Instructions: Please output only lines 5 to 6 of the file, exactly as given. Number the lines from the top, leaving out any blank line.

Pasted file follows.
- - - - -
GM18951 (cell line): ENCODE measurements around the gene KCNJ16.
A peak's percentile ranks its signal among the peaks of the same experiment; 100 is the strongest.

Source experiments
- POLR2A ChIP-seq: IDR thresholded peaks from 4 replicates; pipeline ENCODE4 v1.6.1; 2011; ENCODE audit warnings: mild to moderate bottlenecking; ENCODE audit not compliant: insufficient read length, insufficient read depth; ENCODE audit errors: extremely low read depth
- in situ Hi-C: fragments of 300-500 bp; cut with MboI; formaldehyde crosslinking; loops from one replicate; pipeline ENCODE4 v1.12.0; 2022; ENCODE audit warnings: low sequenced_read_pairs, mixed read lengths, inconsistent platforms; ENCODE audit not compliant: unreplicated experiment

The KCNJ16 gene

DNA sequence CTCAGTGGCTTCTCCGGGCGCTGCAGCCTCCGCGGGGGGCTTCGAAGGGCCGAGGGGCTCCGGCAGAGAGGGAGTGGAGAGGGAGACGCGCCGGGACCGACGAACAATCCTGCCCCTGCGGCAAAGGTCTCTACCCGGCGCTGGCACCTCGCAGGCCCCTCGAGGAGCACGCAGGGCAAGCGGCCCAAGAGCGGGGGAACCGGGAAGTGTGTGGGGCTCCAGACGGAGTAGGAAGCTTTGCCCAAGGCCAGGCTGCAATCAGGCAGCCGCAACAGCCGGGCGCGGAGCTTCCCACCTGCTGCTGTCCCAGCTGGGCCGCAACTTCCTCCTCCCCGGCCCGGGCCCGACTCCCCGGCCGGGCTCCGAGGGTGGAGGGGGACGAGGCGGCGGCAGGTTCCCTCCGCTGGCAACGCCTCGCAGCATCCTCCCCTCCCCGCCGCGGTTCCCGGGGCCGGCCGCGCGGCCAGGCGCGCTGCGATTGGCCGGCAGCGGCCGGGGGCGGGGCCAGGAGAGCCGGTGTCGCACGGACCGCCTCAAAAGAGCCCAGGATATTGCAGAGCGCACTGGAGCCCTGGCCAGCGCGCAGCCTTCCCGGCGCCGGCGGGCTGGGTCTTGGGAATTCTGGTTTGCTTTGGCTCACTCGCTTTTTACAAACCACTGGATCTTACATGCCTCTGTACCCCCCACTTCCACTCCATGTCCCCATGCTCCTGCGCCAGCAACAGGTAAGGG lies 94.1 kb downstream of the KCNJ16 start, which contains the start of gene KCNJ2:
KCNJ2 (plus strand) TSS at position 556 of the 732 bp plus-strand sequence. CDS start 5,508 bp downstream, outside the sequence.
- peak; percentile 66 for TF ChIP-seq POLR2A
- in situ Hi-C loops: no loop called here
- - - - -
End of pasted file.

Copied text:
- in situ Hi-C: fragments of 300-500 bp; cut with MboI; formaldehyde crosslinking; loops from one replicate; pipeline ENCODE4 v1.12.0; 2022; ENCODE audit warnings: low sequenced_read_pairs, mixed read lengths, inconsistent platforms; ENCODE audit not compliant: unreplicated experiment

The KCNJ16 gene